The lights are on
If I asked, “What do the Bible, The Legend of Zelda, abnormal psychology, and cute animation have in common?” the answer would be The Binding of Isaac. This game has a lot of things going for it right out of the gate: it was made by half of the Super Meat Boy team, Edmund McMillen; it is heavily influenced by the top-down style Legend of Zelda games; and has a rather macabre, yet endearing art style that is invitingly dark. In the game you control Isaac who has escaped into the basement of his house in an attempt to escape his deranged mother who wants to kill him.
The story is ripped right out of the Old Testament from a section also referred to as The Binding of Isaac, in which God asks Abraham, Isaac’s father, to sacrifice Isaac. Just as Abraham is about to go through with the deed, God provides a sacrifice in Isaac’s place. There are minor differences between the biblical story and the story found in the video game, but replace Abraham with a mother figure who starts receiving messages from God telling her to purify her son’s corrupt soul by killing him, and you have the same story… sort of.
On the surface, The Binding of Isaac plays very simply: AWSD controls to move, SPACE to use special items, E to place bombs, and UP-DOWN-LEFT-RIGHT arrow keys to shoot. It never gets more complicated than that. The game play is all focused around timing movement and attacks to avoid getting hit. In essence it plays like a top-down Legend of Zelda game with no overworld. You explore the various dungeon levels picking up new items and power-ups to use to try and beat the game.
Here is the real kicker about The Binding of Isaac: all progress is immediately lost upon death. Now this might sound like a rather large oversight on the developer’s part, but it actually works very well. The game has randomly spawning dungeons, which means that no two play-throughs will ever be the same. The items and power-ups that you acquire will be different, the bosses will be different, and there will be different layouts for every level that you go through. Also, if you die, you only lose 10-30 minutes of game time. Heck, even the five second long cut scenes between each level are different.
The artistic style is highly reminiscent of Super Meat Boy, but a bit darker in overall tone to fit the more serious nature of the tale that the game is telling. For example, the opening cut scene is told through Isaac’s drawings in which he is smiling, but upon reaching the playable portion of the game, Isaac’s character model is in tears… which he actually uses as projectiles to fight the enemies that crop up. Between each level there is a small cut scene depicting some past abuse or embarrassment that range from funny (forgetting to get a new roll of toilet paper after having gone to the bathroom) to downright disturbing (being locked in a chest). Enemies are all a bit disturbing as well. They range from flies, to zombie versions of Isaac, to what might be Isaac’s brothers and sisters.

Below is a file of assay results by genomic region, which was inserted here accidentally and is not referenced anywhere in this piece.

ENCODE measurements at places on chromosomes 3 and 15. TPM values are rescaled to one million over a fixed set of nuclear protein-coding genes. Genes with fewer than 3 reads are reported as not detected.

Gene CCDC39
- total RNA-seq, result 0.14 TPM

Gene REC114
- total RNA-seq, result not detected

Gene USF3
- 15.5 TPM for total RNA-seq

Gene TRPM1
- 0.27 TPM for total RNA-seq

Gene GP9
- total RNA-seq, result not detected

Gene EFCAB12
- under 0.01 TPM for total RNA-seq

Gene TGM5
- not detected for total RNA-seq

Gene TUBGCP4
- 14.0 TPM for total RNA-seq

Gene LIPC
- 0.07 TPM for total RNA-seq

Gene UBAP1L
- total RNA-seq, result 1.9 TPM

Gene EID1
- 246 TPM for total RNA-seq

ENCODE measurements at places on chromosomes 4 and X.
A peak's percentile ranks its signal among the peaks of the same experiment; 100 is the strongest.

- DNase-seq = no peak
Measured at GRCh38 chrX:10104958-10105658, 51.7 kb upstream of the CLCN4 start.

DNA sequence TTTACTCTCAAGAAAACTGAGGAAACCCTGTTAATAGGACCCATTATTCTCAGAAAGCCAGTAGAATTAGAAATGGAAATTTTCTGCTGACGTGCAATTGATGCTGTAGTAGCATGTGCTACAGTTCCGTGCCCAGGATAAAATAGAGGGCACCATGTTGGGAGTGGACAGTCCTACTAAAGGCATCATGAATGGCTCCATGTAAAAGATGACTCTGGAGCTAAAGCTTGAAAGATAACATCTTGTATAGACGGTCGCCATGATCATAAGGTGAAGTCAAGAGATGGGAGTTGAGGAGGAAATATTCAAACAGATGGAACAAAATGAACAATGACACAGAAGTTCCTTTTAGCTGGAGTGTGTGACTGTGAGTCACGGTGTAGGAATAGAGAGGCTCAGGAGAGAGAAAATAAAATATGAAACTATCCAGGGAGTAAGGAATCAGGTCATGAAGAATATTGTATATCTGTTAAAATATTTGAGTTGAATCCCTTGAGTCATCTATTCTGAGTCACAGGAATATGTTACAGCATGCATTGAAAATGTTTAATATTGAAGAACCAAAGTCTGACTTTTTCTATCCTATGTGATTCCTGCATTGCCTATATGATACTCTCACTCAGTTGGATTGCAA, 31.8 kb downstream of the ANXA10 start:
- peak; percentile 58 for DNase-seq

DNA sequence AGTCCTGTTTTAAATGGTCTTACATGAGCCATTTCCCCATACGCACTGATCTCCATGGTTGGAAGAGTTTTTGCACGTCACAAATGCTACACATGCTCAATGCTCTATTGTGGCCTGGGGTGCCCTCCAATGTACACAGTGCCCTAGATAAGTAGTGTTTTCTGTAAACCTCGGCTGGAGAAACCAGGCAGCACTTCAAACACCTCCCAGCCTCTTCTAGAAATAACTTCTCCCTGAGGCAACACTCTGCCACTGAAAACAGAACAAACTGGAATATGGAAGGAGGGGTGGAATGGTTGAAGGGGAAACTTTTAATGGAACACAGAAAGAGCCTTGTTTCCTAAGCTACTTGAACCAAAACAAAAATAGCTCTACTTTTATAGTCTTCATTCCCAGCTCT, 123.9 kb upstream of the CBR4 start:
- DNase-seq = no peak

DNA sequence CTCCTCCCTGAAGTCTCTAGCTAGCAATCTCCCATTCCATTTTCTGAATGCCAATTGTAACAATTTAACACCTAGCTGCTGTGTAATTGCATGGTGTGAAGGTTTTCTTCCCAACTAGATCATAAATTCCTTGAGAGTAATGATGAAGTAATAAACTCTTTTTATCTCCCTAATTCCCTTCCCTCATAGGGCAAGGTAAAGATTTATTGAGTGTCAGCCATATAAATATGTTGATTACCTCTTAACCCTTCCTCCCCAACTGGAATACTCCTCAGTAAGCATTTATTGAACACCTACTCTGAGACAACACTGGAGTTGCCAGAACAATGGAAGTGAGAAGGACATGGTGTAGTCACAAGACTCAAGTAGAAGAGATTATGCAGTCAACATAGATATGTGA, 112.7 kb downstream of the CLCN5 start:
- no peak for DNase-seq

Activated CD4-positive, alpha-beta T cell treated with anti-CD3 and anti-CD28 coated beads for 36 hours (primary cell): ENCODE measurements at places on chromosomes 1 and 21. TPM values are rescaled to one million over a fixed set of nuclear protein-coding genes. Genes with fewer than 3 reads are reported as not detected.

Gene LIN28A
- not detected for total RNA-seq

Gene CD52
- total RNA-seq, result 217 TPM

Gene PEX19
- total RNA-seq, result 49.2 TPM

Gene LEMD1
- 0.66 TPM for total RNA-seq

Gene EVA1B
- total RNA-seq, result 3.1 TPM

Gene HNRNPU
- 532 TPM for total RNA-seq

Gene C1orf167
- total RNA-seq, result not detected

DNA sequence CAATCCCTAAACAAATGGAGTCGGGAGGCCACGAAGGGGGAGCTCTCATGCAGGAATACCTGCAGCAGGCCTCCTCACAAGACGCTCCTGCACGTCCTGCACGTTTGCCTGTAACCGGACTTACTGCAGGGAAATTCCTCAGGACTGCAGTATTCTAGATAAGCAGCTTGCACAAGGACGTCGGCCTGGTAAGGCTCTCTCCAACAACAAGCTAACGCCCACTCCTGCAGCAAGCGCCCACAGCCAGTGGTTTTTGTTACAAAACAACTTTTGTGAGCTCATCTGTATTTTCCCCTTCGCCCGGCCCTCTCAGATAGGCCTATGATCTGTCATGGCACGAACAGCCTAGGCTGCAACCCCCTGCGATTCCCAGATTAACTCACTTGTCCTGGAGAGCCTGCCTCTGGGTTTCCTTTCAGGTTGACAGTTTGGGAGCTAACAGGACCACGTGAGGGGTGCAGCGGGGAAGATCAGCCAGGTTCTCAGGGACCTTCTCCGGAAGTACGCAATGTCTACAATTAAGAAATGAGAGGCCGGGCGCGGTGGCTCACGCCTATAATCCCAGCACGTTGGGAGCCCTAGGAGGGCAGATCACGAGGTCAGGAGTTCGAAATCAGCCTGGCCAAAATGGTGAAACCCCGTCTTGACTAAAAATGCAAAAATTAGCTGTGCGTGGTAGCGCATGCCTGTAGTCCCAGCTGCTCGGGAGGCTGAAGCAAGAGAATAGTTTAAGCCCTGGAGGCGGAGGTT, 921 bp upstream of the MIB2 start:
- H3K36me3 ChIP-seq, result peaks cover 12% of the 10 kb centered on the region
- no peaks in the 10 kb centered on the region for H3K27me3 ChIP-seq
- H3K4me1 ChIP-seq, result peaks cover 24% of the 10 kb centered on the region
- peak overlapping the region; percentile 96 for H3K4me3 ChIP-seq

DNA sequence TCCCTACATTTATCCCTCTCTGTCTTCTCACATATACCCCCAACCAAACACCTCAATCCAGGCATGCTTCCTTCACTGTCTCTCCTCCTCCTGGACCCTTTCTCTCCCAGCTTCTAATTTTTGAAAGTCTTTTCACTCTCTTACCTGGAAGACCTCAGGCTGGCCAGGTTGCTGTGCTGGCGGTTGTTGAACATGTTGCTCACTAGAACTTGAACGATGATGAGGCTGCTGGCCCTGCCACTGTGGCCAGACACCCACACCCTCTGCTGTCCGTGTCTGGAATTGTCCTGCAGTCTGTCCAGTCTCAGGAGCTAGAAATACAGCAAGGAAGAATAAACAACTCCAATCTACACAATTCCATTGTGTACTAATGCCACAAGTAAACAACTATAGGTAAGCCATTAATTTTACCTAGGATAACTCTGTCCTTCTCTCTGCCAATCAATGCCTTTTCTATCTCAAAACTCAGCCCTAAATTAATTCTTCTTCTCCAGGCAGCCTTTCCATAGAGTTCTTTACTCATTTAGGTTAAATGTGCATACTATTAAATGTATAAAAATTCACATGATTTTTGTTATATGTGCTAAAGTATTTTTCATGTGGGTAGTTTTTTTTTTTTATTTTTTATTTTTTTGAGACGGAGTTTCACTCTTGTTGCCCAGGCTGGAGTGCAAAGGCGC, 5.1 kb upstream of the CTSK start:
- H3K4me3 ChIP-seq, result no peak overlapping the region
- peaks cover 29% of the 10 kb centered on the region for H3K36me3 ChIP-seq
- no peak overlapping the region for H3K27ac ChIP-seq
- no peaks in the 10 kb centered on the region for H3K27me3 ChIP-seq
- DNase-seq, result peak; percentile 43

There are at times a few hiccups with this formula though. For instance, sometimes your movement might need to be precise, but when you stop moving, Isaac continues to slide in the direction he was moving when he stopped. It isn’t much, but sometimes it can be the difference between life and death. Also, this game runs on flash for some reason. As a result, even on a gaming rig there will be moments where so much is happening on screen that it will seem like battles are happening in slow motion. This isn’t a terrible issue and in some cases it can actually help a little, giving you more time to react to incoming attacks.
The music was composed and performed by Danny Baranowsky and you can download the entire 28 track album for only $0.99. For having been made by only one man, it is quite the piece of work. It is dark, foreboding, epic, memorable and entirely appropriate for its subject matter, which is saying something after having played through the game and seeing what The Binding of Isaac has to offer.
That being said, this game has insanely high replayability. It is one of those games that sucks you in to playing it multiple times since no two times through are ever the same it almost feels like a new experience every time. There are secrets to find on every floor, as well as unlockable items, bosses, an extra end-game level (which is terrifically disgusting), even characters like Cain, Magdalene, and Judas. One of the unlockable items is even a cube of meat that you can grow into your very own Meat Boy! I have spent a lot more time on this game than I thought I would, over ten hours, and I can tell you that it is still fun to play.
Let me just say one more thing about The Binding of Isaac: if Freud were alive today he would have a field day. This game is full of symbolism, outright depictions of psychological trauma and stress, id versus ego and super ego, Oedipus Complex, gender issues, etc. If you can name it then it is probably in this game.
Concept: A macabre top-down Zelda-esque game delivering disturbing Freudian elements
Art Design: Macabre, disturbing, funny, and adorable all at the same time
Sound: The music is superbly done and the sound effects get the job done
Playability: It plays very smoothly, slight movement issues and slowdown due to Flash
Replay Value: Very high
Is It Fun?: Yes
Recommended For: People who like their games a little off-beat
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